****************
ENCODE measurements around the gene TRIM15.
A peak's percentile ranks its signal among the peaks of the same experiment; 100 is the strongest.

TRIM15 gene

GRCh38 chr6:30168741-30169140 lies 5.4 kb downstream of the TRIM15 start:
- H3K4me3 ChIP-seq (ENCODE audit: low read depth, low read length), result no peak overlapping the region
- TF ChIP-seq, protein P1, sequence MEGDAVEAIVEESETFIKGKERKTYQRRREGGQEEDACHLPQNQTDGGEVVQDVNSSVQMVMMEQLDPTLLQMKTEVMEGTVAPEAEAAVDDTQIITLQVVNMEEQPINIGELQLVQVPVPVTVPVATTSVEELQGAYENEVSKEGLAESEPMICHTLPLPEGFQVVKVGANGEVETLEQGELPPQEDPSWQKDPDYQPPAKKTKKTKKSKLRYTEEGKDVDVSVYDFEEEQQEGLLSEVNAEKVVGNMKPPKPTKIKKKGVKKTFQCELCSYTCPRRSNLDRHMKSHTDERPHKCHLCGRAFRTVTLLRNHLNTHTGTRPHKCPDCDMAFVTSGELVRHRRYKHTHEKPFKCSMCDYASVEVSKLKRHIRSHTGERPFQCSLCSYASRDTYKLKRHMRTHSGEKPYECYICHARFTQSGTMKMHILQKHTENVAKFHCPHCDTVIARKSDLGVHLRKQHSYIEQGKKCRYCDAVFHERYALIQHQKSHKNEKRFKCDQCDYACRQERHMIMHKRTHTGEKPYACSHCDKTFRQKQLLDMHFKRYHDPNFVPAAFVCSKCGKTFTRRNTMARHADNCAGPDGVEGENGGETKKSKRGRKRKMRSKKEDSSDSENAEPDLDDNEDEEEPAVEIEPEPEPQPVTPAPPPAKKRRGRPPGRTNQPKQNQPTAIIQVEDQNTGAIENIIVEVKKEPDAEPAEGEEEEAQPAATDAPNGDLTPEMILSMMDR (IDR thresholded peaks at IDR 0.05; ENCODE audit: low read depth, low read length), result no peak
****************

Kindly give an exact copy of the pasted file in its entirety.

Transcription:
ENCODE measurements around the gene TRIM15.
A peak's percentile ranks its signal among the peaks of the same experiment; 100 is the strongest.

TRIM15 gene

GRCh38 chr6:30168741-30169140 lies 5.4 kb downstream of the TRIM15 start:
- H3K4me3 ChIP-seq (ENCODE audit: low read depth, low read length), result no peak overlapping the region
- TF ChIP-seq, protein P1, sequence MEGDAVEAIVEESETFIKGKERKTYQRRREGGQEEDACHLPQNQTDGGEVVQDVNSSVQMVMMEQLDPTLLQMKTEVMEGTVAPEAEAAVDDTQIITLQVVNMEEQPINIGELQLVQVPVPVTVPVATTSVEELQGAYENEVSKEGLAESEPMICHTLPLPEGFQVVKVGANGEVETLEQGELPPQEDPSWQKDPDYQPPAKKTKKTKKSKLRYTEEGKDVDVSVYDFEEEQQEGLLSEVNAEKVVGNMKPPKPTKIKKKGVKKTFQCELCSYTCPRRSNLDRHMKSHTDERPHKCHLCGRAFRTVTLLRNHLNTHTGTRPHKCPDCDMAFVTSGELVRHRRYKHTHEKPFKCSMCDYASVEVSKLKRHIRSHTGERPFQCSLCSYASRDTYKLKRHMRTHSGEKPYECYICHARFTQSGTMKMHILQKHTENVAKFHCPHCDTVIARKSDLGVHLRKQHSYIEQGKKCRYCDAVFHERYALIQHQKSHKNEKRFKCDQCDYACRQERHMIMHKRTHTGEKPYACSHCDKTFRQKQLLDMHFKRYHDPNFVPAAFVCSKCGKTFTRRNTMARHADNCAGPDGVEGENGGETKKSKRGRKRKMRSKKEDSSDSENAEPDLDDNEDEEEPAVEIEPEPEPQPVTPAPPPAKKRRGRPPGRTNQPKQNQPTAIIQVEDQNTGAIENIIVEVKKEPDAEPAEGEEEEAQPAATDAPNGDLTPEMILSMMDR (IDR thresholded peaks at IDR 0.05; ENCODE audit: low read depth, low read length), result no peak